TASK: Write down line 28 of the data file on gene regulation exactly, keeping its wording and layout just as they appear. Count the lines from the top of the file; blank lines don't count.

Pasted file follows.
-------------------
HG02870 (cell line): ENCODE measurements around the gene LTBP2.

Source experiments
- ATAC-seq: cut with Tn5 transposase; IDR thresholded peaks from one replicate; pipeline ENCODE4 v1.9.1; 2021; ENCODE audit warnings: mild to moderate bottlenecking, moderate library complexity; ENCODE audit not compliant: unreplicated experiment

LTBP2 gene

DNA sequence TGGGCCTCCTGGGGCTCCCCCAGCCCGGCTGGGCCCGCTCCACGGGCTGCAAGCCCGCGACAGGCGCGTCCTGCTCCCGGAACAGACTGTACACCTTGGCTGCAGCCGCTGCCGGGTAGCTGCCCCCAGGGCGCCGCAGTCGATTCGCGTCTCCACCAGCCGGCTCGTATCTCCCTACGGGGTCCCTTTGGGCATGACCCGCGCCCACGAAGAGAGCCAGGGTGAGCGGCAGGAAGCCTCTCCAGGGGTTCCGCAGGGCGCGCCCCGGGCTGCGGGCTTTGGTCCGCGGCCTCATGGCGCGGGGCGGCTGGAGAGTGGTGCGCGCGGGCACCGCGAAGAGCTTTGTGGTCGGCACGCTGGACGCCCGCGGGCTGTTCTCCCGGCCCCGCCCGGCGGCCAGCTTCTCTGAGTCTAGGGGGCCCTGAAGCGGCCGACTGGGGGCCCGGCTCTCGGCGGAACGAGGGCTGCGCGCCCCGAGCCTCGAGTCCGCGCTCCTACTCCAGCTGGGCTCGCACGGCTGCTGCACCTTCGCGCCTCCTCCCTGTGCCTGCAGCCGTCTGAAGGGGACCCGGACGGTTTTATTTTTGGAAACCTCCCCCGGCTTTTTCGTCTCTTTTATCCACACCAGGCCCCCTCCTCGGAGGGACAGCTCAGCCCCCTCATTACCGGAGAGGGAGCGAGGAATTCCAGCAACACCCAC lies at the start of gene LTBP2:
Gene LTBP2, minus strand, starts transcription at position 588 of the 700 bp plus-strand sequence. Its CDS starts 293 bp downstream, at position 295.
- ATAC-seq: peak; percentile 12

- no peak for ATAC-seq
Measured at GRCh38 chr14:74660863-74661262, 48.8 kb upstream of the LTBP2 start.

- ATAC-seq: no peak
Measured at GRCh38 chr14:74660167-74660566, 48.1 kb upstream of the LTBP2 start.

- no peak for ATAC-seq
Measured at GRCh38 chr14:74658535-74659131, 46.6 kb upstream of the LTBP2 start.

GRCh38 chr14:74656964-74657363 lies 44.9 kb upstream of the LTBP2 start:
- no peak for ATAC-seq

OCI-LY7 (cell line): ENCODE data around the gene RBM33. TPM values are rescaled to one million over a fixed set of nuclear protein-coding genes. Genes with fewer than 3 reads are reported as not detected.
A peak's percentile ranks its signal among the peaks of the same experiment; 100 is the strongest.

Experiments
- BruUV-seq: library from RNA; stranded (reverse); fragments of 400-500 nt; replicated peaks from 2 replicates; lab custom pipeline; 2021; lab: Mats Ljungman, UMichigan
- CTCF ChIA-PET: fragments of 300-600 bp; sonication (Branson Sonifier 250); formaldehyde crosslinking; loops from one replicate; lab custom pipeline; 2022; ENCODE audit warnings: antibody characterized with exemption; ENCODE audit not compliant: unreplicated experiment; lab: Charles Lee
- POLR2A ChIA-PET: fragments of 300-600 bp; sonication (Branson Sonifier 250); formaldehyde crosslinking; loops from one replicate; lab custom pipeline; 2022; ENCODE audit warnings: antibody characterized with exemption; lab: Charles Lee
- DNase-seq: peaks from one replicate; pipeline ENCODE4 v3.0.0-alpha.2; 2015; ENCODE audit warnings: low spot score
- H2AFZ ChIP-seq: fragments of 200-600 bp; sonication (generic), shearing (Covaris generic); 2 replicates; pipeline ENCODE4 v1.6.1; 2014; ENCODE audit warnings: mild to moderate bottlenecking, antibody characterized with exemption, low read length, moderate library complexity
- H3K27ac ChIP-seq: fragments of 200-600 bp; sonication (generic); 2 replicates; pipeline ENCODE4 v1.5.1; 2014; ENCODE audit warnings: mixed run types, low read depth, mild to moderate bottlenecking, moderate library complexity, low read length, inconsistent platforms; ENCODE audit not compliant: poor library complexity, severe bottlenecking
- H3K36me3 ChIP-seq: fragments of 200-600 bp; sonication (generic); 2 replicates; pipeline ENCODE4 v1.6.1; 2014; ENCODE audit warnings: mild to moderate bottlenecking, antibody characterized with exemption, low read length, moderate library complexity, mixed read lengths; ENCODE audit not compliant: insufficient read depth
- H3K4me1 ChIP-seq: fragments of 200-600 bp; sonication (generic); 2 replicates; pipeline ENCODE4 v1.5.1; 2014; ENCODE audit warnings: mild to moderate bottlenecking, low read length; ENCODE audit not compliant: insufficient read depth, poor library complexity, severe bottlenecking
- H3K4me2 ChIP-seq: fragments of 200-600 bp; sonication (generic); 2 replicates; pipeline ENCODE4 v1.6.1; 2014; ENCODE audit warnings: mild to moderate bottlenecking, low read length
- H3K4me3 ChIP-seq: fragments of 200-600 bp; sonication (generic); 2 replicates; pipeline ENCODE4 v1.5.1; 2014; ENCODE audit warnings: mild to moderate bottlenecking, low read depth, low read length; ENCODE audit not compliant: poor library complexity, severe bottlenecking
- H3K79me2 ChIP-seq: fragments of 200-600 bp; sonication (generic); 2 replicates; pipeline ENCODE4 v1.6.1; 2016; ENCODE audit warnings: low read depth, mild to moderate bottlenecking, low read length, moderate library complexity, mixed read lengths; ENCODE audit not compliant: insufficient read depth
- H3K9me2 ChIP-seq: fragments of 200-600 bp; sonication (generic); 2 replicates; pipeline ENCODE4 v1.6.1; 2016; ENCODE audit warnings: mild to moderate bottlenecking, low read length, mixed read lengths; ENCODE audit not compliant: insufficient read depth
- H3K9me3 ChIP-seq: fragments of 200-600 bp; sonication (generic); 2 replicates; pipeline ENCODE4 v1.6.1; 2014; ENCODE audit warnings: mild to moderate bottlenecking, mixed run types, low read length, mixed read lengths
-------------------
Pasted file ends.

- H3K4me3 ChIP-seq: fragments of 200-600 bp; sonication (generic); 2 replicates; pipeline ENCODE4 v1.5.1; 2014; ENCODE audit warnings: mild to moderate bottlenecking, low read depth, low read length; ENCODE audit not compliant: poor library complexity, severe bottlenecking